This is an Internet worm that spreads through IRC channels and also intends to spread via e-mail, but fails because of bugs in its code.
The worm has been placed by its author on a page on the www.geocities.com. The page has the title:
On 2 July 2000, the info about this page was announced to IRC channels and there were more than 1000 hits on that page for the first day. Fortunately, the worm had a bug in its e-mail infection routine, and it didn’t spread too far.
The “Jer” worm uses a primitive, but very effective way of penetrating computers. A Web site contains a script-program (the worm itself), which is automatically executed after a user opens an infected HTML page. Then a user receives a warning from the system whether to accept this unknown script or not. This method exploits so-called “mind breaches”: to avoid this annoying message, a user will answer “yes”. Right after this moment, the worm will be passed on to the computer.
The infected HTML page contains the VBS script in its body. Upon opening that page, the script automatically is executed and the worm gains control. It creates a copy of the infected HTML page in the Windows system directory with the JER.HTM name and registers it in the system registry in the autostart section:
As a result, the worm will be automatically executed on each Windows startup.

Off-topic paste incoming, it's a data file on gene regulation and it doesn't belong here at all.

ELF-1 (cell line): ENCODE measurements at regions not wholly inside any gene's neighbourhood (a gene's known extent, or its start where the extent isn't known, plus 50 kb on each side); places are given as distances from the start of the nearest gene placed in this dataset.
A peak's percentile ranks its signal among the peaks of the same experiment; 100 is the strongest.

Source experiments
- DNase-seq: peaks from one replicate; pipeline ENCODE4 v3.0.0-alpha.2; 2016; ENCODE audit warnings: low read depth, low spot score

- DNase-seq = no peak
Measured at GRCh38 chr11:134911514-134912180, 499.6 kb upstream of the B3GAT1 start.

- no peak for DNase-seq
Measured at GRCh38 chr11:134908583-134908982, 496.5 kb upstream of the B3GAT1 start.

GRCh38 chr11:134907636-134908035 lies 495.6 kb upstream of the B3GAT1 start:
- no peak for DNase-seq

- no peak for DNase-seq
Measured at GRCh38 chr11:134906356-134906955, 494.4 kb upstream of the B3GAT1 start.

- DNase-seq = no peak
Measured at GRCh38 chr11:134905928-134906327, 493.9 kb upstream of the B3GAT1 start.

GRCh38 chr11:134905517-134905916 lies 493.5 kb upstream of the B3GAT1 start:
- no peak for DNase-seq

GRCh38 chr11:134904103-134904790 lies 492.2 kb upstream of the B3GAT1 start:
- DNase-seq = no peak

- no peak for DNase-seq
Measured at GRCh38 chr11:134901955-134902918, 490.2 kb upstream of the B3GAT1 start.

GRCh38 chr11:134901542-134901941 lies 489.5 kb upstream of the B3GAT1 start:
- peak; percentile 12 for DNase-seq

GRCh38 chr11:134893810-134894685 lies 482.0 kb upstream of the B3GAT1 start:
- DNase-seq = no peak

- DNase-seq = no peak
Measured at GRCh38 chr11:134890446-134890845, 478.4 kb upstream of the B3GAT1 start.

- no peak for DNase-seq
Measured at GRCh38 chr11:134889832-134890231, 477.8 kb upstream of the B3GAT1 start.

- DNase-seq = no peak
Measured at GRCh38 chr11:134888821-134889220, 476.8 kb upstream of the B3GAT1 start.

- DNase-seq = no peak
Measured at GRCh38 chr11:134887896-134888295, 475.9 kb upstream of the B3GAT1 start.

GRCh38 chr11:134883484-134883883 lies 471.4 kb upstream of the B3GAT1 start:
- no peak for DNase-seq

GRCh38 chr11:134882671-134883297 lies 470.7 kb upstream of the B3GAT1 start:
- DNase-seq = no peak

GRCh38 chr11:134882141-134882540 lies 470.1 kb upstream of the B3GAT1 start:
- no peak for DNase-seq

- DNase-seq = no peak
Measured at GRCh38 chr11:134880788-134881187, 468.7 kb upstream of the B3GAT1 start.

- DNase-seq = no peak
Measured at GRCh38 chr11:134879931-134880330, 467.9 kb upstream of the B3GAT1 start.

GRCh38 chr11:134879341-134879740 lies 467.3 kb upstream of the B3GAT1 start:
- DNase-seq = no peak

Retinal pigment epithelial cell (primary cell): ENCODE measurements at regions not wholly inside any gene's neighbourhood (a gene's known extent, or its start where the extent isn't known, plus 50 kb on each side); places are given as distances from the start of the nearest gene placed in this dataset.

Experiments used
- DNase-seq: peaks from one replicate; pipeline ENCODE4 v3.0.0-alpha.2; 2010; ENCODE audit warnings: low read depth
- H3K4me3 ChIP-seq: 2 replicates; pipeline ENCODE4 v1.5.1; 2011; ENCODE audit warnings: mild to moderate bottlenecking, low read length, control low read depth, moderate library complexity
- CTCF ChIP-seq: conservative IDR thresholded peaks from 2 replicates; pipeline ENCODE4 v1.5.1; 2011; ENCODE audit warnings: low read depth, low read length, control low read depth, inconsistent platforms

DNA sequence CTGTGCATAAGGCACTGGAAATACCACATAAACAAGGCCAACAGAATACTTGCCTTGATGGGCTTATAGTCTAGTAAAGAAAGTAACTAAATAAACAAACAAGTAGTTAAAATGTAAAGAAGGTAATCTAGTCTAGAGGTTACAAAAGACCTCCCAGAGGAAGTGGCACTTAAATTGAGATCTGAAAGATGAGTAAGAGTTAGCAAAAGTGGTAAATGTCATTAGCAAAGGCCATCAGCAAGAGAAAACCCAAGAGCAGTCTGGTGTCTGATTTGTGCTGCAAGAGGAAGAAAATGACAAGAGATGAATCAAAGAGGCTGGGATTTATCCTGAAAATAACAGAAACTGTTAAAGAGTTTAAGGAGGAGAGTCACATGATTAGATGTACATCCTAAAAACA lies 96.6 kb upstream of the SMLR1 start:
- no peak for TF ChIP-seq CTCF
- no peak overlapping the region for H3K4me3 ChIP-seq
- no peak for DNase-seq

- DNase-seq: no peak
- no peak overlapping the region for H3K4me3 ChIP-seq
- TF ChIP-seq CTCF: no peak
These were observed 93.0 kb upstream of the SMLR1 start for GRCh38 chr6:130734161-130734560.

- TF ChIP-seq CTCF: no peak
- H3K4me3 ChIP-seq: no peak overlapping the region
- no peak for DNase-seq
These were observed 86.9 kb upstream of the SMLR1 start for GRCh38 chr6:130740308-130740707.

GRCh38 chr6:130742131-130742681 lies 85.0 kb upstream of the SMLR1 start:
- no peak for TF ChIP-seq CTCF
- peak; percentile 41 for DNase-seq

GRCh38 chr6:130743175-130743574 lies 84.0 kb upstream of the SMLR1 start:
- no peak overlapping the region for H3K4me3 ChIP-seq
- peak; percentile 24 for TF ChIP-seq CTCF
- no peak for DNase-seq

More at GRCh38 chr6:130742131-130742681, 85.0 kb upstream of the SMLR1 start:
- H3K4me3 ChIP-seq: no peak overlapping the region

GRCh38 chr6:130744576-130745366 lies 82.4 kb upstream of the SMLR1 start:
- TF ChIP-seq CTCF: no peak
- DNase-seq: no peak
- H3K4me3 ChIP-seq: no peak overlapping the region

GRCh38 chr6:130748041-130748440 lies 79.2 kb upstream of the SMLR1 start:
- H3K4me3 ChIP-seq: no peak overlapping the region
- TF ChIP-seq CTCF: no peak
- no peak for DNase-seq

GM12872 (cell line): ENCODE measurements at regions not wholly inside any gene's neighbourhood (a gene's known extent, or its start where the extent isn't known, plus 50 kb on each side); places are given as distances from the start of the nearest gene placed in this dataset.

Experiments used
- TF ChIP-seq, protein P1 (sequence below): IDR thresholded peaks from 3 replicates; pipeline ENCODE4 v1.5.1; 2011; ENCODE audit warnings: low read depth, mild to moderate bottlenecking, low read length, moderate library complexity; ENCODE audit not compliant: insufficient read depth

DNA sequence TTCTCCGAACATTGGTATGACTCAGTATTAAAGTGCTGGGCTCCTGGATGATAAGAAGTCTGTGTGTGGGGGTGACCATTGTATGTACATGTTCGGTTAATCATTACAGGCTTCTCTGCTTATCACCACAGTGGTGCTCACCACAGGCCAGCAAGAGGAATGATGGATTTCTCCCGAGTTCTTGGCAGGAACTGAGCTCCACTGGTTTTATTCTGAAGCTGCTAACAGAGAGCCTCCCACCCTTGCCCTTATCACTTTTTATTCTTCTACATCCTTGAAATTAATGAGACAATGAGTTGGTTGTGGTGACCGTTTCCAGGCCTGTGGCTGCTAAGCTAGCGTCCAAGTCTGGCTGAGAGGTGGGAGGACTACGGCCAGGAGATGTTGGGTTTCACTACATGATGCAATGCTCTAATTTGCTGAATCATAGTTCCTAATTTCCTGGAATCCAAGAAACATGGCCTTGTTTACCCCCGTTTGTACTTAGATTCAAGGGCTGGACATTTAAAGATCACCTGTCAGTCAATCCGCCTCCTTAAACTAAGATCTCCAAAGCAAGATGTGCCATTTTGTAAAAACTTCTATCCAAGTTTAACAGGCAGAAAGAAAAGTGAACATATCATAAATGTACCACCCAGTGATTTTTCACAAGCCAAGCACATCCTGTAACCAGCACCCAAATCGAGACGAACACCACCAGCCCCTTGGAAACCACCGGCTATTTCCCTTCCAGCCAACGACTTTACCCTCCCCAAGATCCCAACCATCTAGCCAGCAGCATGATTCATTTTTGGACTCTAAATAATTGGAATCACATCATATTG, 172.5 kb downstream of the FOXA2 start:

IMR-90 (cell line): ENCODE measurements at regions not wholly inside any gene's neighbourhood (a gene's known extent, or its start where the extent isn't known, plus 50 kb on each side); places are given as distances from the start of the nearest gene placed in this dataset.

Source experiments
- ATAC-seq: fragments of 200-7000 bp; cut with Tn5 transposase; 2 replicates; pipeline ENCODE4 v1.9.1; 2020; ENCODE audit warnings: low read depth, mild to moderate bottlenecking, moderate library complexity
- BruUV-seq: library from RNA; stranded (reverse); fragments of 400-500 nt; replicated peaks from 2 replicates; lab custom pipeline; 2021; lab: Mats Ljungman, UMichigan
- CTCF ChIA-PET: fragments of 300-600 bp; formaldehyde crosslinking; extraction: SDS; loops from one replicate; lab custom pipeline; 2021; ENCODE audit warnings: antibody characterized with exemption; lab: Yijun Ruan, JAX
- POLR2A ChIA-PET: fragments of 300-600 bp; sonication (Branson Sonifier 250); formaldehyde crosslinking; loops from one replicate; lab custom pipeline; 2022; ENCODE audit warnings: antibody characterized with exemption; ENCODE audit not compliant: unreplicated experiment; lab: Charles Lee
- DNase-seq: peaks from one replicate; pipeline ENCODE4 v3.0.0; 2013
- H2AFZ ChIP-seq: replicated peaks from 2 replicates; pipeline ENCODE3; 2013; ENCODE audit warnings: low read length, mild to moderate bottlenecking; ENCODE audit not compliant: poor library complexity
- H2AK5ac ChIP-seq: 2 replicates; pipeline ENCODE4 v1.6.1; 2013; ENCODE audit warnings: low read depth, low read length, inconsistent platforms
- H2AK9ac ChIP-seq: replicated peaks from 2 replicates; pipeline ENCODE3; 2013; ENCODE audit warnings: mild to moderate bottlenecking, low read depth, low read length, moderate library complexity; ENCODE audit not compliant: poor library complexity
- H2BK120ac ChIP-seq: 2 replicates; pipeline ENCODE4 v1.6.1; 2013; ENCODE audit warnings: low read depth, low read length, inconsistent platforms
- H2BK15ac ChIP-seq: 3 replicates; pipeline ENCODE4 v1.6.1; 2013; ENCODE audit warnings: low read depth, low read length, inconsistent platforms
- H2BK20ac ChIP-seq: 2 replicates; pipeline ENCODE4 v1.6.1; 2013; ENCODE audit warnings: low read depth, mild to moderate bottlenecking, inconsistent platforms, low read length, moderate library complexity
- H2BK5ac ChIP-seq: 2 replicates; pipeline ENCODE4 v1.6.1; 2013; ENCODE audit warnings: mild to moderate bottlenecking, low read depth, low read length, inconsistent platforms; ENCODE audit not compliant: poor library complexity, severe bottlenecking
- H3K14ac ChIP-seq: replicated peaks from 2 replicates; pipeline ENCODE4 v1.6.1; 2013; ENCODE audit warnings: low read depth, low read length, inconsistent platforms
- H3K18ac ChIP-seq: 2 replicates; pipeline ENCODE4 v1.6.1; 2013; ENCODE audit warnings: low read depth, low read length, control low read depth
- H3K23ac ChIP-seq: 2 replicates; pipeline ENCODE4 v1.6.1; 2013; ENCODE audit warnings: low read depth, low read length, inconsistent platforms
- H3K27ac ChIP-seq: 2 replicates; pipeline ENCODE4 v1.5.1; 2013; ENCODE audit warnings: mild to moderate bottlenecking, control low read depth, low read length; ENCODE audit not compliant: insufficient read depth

The worm then goes to the C:MIRC directory and (if such a directory exists) creates a “SCRIPT.INI” file that contains the commands for the mIRC client. The worm writes to this file a set of commands to send an infected JER.HTM file to every computer that connects to the same channel as the infected computer. Additionally, this script provides access to the local disk of the infected computer to the IRC user who has typed a specified script keyword.
The worm makes some more changes in the system registry:
The worm also changes the Windows registration information:
To restore system settings, the original registry values have to be restored.
NOTE: It is recommended that only experienced users fix the Registry keys by using the Registry Editor. Incorrect access can cause serious problems that may require you to reinstall Windows. For information about how to edit the registry, view the Changing Keys And Values online Help topic in the Registry Editor (REGEDIT.EXE).
The following keys have to be removed from the registry:
The following keys have to be changed to proper values: